This weekend, come out and enjoy HarlemEatUp events in Morningside Park in Harlem, where a food stroll and lots of outdoor food related events will take place with “The Stroll: A Grand Tasting Experience” on Saturday, and on Sunday with “A Sunday Afternoon In Harlem.” Visit HarlemEatUp! for more, TICKETS are still available online.
In the video below featuring Chef Marcus Samuelsson, WABC 7’s Lauren Glassberg takes a look at the first ever Harlem Eat Up food festival, which kicks off Thursday.
West Harlem Art Fund public art curator Savona Bailey-McClain has announced FRESH EYES, an exclusive, site-specific Harlem Digi-Tour featuring artists Bryan Christie, Negin Sharifzadeh, and Debra Swack. Set to take place Saturday, May 16th, FRESH EYES is on during FRIEZE WEEK 2015, part of the City’s NYCxDesign.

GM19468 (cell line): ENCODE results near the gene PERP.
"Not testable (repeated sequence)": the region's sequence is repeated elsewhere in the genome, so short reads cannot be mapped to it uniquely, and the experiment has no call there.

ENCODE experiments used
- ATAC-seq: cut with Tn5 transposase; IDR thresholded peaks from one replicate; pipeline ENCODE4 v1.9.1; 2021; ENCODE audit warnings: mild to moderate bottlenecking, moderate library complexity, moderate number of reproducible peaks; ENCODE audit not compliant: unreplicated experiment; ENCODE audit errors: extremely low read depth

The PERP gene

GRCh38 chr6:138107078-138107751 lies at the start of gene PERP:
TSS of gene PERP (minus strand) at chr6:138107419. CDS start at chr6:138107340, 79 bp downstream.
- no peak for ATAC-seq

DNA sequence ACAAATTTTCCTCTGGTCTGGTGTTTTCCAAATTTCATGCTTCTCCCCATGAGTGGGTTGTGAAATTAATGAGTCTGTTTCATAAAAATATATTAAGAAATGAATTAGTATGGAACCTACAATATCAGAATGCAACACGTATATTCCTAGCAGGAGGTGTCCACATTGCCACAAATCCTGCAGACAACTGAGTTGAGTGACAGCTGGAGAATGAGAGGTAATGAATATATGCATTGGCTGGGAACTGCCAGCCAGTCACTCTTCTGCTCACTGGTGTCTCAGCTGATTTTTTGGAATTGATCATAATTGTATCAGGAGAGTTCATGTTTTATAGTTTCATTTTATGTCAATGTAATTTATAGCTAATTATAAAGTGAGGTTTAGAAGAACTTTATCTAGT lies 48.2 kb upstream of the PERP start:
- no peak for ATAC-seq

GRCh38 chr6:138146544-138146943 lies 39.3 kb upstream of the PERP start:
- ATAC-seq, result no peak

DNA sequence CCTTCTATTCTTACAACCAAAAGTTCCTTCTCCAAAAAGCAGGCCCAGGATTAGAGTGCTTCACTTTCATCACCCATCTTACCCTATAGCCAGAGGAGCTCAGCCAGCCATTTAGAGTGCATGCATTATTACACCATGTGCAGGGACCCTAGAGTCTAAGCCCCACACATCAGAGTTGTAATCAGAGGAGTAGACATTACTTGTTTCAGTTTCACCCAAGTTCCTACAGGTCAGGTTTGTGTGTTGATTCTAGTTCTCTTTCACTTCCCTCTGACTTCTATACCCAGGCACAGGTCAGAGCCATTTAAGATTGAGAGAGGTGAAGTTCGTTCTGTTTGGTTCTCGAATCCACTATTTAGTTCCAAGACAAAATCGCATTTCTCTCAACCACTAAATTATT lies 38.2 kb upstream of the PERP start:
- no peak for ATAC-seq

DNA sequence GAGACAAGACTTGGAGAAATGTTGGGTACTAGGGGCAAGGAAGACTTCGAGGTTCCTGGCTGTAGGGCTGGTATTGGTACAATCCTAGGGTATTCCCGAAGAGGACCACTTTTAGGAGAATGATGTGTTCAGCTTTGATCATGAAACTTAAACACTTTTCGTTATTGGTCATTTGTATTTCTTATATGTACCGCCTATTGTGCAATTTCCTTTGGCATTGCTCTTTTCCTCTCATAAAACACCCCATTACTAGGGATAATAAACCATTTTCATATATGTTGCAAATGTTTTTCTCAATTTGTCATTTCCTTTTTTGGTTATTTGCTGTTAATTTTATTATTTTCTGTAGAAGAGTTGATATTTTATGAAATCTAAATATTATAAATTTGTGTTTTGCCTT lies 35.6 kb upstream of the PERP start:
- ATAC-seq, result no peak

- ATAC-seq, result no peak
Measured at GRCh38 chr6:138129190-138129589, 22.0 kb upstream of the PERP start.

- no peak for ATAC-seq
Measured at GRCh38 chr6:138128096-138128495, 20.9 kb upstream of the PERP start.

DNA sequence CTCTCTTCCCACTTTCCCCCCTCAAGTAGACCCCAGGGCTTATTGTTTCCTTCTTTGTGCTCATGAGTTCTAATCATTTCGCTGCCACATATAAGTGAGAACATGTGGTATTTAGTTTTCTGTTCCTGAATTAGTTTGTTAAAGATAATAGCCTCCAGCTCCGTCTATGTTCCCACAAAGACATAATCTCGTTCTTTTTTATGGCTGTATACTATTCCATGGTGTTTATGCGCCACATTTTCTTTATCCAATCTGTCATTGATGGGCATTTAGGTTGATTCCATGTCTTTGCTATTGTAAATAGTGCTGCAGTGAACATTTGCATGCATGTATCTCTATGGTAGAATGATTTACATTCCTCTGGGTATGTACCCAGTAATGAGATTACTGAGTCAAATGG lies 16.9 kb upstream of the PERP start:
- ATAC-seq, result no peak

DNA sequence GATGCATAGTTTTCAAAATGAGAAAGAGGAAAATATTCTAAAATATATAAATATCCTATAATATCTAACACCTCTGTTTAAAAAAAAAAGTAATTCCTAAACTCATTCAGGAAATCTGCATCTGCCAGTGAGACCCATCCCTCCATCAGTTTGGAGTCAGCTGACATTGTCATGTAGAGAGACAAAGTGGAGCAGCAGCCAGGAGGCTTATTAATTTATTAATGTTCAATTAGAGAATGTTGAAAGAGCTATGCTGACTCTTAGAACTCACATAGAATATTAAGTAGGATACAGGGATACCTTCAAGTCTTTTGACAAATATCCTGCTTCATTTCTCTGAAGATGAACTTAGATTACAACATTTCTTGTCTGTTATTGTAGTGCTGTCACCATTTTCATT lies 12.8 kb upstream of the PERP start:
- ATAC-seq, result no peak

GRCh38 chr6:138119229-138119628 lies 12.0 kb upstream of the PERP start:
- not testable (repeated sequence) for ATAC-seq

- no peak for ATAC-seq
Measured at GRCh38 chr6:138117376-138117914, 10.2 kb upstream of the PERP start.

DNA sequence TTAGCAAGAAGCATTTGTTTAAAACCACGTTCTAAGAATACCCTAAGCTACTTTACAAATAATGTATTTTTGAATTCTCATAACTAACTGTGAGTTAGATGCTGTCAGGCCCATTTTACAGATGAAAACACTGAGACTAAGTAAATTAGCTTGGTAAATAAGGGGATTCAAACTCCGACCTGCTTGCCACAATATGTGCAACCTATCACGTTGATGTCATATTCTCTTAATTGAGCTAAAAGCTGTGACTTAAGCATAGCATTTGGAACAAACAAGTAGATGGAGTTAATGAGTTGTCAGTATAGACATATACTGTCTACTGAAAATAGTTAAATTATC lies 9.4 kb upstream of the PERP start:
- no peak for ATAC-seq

According to Bailey-McClain, the digital art tour will spotlight points in the Mt. Morris Historic District in Harlem, where visitors can take a self-guided or guided tour via a QR coded map. She is curating a selection of videos from this select group of artists and will lead tour-goers to points in the Mt. Morris Historic District where she’s identified connections to these videos. Two FREE tours will be given on Saturday, May 16, 2015 at 1 p.m. on the southeast corner of 125th Street and Lenox Avenue and again at 2 p.m.
The 2015 HARLEM JAZZ SHRINES starts next week, and we’ve listed the five day schedule of Jazz concerts and shows, and advance Ticket links right here.
HARLEM JAZZ SHRINES FESTIVAL 2015
The Harlem Jazz Shrines Festival is an annual event celebrating the classic clubs and venues that made Harlem the Jazz Mecca.